Saturday, November 14, 2015

The path to a higher state, then and now.

Not from the museum. This is on site at the Banteay Srei temple,
whose ensemble of stone carving has to be among the greatest
and most breathtaking on the planet.
Weirdest experience so far in Cambodia has been the Angkor National Museum in Siem Reap, whose layout, like those of the country's celebrated Buddhist/Hindu temples, leads the visitor on a path that symbolizes a larger journey. In this case, that journey's successive steps are marked by swelling music, heavy on strings with occasional minor-key passages to signify that this is serious stuff, and other passages that sound like Zamfir's pan flute.   Oh, yeah: there are some good pieces of Khmer sculpture, too,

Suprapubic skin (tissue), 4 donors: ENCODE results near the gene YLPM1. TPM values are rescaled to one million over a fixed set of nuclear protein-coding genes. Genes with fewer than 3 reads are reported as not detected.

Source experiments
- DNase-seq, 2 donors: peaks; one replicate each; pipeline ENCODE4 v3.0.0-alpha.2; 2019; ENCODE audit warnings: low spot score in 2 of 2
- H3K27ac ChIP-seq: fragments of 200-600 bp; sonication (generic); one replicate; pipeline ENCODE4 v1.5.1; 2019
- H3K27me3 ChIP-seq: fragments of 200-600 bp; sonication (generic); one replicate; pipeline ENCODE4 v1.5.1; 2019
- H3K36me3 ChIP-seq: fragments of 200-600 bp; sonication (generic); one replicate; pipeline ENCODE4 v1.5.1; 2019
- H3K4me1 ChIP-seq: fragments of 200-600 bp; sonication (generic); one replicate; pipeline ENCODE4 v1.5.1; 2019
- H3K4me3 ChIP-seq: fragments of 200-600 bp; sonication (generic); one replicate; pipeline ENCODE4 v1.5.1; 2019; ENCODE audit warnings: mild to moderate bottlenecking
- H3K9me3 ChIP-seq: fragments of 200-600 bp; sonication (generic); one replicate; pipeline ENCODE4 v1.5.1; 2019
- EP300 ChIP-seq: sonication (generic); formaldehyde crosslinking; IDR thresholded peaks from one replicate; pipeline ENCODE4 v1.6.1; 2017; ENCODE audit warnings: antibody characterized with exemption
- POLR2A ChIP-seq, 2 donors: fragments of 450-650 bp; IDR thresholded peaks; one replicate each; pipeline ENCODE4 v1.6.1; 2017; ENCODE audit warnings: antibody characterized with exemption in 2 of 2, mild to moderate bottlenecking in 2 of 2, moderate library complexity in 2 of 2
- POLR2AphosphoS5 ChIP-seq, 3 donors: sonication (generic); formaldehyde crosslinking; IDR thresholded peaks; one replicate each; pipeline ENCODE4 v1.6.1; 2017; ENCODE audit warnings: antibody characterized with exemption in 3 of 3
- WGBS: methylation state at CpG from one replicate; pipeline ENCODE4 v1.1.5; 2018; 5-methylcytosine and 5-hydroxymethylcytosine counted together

The museum is run by a private company in conjunction with Cambodia's Ministry of Culture and Fine Arts, and it reminds me of the trend in some American museums of turning, likely because of declining government support, to blockbuster exhibits and multimedia presentations that appeal to a limited attention span.  In science museums, this takes the form of lots of stuff about dinosaurs and Star Wars. At art museums, it means lots and lots of exhibitions of the Impressionsts. One guidebook calls the museum "edutainment," and that seems about right to me.

In the temples from which the museum's sculpture is taken, the journeys replicate a path through life and attainment of a higher state. Here, the journey ends in the souvenir shop.

© Peter Rozovsky 2015



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